Last week in Credit Scores and Your Insurance Premium – Part 1, we discussed how your credit scores, good or bad, can affect your insurance premiums for your auto and your home. This week we will discuss how to find out what your credit rating currently is and what you can do to improve your score.
You can obtain a free credit score report at www.annualcreditreport.com once a year from three different reporting bureaus, Experian, Equifax, or TransUnion. The scores can be different from all three companies. Some creditors report to one of the bureaus where others report to more than one.
If you find an error on any of the records, it is best to dispute it. There is no penalty for disputing an item on your report; in fact, it could help your credit. Also if you want to ensure that your credit report stays correct, order a different report every 4 months. By rotating them, you can stay on top of your credit and address any errors quickly.
According to The Pennsylvania Insurance Department, Insurance scores depend on, but are not limited to:
- Payment history for credit cards, loans, mortgages, bankruptcies, liens, any past due payments or collection activity. It will also include accounts paid on time.
- Current debt levels
- Credit history
- New Credit
- Types of Credit
You can improve your credit score by first paying attention to your credit reports and correcting any errors. According to www.myfico.com, “since payment history contributes 35% to your score calculation, this category has the greatest effect on improving your score, It can also be one of the most difficult to improve.” A way to improve if you have a history of past due payments is to set reminders in Outlook or some other electronic calendar if you pay online, or have the creditor send you a text or email reminder. It is also a good idea to set up automatic draft payments from your checking account on payments that don’t change. If you have missed payments, work to get current and stay current.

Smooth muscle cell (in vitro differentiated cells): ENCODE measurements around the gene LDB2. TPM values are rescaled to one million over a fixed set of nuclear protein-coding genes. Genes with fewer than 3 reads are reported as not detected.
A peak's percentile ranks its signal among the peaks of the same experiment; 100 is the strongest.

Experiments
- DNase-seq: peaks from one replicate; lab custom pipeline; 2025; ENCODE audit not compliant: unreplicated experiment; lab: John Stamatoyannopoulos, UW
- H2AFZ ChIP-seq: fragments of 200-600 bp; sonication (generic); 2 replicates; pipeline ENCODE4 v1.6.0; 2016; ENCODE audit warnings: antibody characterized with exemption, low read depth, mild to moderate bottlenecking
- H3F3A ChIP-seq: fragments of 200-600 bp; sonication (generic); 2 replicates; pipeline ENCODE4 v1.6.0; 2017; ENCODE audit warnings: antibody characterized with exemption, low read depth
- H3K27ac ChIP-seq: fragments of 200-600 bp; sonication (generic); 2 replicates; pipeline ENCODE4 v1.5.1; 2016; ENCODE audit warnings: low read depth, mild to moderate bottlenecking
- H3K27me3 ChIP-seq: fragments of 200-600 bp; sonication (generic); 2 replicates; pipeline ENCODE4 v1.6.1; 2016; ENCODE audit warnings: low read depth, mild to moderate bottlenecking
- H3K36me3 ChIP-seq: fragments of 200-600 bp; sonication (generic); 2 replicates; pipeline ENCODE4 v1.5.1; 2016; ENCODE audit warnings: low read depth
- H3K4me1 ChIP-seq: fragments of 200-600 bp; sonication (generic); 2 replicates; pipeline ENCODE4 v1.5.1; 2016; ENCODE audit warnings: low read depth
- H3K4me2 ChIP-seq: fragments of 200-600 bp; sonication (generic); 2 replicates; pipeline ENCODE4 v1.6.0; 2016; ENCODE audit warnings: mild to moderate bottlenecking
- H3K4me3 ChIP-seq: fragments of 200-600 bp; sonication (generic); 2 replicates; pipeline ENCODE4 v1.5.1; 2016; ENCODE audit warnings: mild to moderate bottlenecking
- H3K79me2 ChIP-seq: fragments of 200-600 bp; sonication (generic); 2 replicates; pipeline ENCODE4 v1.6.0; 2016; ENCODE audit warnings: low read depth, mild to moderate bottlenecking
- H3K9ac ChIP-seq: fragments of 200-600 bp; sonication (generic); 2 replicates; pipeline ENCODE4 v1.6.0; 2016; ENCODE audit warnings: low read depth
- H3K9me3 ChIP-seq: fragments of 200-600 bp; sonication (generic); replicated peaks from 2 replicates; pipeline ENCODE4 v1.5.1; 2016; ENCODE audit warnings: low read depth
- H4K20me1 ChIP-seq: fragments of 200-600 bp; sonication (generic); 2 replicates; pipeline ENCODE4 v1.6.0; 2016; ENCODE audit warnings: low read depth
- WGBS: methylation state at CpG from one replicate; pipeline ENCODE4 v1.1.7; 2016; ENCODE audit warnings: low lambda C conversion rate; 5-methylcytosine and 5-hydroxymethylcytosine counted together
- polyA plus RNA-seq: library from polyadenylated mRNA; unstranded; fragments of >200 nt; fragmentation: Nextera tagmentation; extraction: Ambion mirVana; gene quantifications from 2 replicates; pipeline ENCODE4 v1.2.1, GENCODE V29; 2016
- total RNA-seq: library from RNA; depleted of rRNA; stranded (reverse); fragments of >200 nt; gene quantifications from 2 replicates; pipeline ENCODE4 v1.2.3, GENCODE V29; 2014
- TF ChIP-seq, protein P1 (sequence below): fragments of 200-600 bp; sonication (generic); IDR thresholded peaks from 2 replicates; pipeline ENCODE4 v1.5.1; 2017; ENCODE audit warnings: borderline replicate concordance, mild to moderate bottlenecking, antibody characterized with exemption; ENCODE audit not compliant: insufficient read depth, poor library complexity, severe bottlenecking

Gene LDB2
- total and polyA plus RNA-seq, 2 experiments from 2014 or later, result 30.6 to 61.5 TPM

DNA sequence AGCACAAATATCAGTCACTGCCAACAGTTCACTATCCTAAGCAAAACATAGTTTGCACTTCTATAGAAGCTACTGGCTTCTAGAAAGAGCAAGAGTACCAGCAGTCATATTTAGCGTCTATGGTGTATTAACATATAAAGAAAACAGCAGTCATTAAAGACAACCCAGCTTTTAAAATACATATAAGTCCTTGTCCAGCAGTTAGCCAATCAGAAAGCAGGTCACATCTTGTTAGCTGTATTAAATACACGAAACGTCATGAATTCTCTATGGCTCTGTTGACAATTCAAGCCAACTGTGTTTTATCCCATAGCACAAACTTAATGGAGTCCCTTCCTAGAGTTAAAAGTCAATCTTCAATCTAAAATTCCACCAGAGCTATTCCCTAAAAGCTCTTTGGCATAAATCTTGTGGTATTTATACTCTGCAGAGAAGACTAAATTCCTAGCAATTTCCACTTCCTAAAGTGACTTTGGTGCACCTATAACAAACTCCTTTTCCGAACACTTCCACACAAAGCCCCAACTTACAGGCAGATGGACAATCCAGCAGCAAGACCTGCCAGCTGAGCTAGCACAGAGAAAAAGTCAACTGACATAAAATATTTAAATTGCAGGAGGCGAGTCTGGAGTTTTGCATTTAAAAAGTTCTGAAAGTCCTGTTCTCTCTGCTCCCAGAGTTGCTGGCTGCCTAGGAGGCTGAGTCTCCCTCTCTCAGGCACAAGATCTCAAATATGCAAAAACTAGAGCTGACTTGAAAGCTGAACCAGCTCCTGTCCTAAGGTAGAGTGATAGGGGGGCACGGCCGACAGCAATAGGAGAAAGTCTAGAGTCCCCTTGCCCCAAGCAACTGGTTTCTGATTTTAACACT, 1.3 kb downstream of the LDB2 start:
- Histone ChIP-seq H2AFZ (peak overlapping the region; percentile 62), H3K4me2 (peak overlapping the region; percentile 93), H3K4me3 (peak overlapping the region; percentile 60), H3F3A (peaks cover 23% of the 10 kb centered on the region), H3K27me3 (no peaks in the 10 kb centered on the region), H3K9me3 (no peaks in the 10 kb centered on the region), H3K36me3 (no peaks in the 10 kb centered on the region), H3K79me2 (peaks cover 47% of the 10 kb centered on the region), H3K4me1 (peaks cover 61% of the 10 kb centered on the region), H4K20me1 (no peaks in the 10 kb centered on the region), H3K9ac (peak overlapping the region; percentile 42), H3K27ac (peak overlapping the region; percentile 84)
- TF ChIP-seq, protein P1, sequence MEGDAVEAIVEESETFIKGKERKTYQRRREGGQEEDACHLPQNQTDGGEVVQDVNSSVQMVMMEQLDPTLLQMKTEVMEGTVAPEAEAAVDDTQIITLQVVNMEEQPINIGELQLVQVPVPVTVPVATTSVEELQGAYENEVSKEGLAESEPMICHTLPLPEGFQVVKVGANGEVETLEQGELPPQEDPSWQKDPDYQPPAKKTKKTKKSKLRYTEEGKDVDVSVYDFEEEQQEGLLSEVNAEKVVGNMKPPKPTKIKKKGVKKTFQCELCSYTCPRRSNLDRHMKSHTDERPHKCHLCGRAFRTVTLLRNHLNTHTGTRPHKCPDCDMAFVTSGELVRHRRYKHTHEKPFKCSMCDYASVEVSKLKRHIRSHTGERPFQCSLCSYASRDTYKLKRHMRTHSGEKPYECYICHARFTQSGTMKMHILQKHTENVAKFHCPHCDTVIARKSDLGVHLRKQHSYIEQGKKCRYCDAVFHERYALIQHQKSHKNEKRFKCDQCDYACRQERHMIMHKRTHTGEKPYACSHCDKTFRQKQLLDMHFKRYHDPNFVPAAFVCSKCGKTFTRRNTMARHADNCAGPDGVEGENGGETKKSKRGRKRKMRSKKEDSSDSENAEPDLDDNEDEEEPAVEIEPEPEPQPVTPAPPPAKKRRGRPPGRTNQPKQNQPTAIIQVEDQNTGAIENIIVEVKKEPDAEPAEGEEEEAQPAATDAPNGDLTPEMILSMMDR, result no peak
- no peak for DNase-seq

Another area that can be a reason for poor credit scores is misuse of credit cards. Try to keep your balances low, paying them off instead of just moving the balance from credit card to credit card. Don’t open a number of new credit cards that you don’t need; that can actually lower your credit score.
If you are new to credit, don’t open a lot of accounts too rapidly to build credit. That can actually lower your average account age and lower your score. This can have a large effect on your credit score especially if you don’t have other credit information.
Building credit slowly and maintaining it well by paying your debt on time will go a long way to raise your score.
“In general, having credit cards and installment loans (and paying timely payments) will rebuild your credit score. Someone with no credit cards, for example, tends to be higher risk than someone who has managed credit cards responsibly. Raising your score after a poor mark on your report or building credit for the first time will take patience and discipline.”….www.myfico.com